Two Deeside friends have scaled the highest free-standing mountain in the world raising a staggering £25,000 for a local cancer charity.
Iain Abernethy and Bryan Rogie climbed Tanzania’s Mount Kilimanjaro as part of a group of 27 all raising funds for the new Maggie’s cancer centre in Aberdeen.
All together the group brought in £115,000 atb the time of writing.
The intrepid adventurers spent five and a half days trekking to the mountain’s peak and then a day and half getting back down.
Iain told the Piper that the experience was the “toughest physical challenge” of his life, adding: “When you get to the top the view is simply mindblowing. We felt like we really achieved a lot and not just personally but also by raising a lot for the charity.”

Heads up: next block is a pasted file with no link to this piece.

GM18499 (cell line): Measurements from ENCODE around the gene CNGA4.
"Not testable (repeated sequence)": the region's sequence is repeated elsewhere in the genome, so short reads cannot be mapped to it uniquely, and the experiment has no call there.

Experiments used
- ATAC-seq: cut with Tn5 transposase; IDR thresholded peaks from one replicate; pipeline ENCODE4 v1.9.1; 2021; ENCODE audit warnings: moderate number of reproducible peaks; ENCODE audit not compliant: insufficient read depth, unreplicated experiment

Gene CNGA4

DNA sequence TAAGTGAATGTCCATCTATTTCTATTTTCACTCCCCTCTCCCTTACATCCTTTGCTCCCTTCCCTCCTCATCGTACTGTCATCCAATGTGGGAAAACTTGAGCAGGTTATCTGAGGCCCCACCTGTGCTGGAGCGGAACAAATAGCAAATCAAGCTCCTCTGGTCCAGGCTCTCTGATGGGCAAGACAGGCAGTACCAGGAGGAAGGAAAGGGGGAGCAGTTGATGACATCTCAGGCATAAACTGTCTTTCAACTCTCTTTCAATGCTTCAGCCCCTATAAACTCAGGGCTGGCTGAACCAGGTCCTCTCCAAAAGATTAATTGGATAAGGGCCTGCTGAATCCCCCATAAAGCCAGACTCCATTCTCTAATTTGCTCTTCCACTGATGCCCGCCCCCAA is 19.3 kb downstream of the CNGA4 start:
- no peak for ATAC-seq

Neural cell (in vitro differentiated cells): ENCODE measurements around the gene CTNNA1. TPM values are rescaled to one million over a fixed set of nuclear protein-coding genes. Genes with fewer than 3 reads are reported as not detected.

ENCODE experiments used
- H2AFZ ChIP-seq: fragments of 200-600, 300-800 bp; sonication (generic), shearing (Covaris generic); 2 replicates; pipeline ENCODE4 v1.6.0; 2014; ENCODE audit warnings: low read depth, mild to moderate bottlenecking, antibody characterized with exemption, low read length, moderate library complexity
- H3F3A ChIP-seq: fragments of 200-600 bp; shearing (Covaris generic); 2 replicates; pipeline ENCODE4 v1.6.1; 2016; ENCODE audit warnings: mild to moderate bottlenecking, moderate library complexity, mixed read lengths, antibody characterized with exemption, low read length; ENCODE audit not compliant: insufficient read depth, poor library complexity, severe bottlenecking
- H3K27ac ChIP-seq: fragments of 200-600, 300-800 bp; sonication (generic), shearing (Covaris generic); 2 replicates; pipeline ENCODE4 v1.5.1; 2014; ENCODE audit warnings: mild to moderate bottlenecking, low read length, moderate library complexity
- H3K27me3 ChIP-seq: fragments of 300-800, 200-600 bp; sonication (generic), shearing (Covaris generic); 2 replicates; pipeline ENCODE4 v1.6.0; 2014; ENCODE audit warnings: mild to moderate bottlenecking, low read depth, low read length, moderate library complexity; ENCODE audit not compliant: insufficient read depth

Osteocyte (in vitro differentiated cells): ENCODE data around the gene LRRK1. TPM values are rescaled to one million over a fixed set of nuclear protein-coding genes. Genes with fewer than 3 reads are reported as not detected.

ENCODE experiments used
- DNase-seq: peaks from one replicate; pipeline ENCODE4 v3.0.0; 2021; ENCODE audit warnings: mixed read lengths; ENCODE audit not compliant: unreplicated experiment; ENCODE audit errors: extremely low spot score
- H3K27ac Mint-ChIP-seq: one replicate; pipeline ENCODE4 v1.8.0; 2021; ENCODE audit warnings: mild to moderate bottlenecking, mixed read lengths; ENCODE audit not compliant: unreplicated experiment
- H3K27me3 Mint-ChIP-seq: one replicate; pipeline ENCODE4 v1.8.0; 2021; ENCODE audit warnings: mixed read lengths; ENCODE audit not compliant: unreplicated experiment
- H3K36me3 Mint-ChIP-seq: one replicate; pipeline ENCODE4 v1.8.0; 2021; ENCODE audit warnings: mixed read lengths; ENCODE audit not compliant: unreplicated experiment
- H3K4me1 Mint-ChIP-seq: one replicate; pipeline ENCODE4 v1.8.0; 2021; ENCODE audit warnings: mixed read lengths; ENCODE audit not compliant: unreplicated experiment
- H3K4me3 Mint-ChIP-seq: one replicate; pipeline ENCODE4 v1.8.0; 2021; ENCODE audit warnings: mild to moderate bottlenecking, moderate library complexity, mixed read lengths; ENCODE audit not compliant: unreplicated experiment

Iain couldn’t have got further away from his job in learning and support at accountancy firm Johnston Carmichael when he strapped on his walking boots.
He carried a pack of between ten and fifteen kilos every day of the trek with the “tremendous” local guides helping the group with tents and other equipment.
Speaking of his training for the trek Iain said: “People had a laugh when we told them that we were climbing Scolty to train for Kilimanjaro but we got plenty of practice on that hill. It’s just a matter of how many times you do it!
He added: “I’d never put anyone off doing (the climb) but I would definitely recommend that they prepare fully for it!”
The weather was extreme with even the Tanzanian guides reached for the sunblock.
At it’s peak Kilimanjaro stands at over 19,000 feet above sea level and is ranked as the fourth highest mountain in the world.
Iain said: “I would just like to thank the backpackers, those who supported the 70s, 80s and race nights, the 24 hour golfers and night golfers, everyone who donated to the just giving page and the people of Banchory for their incredible support.”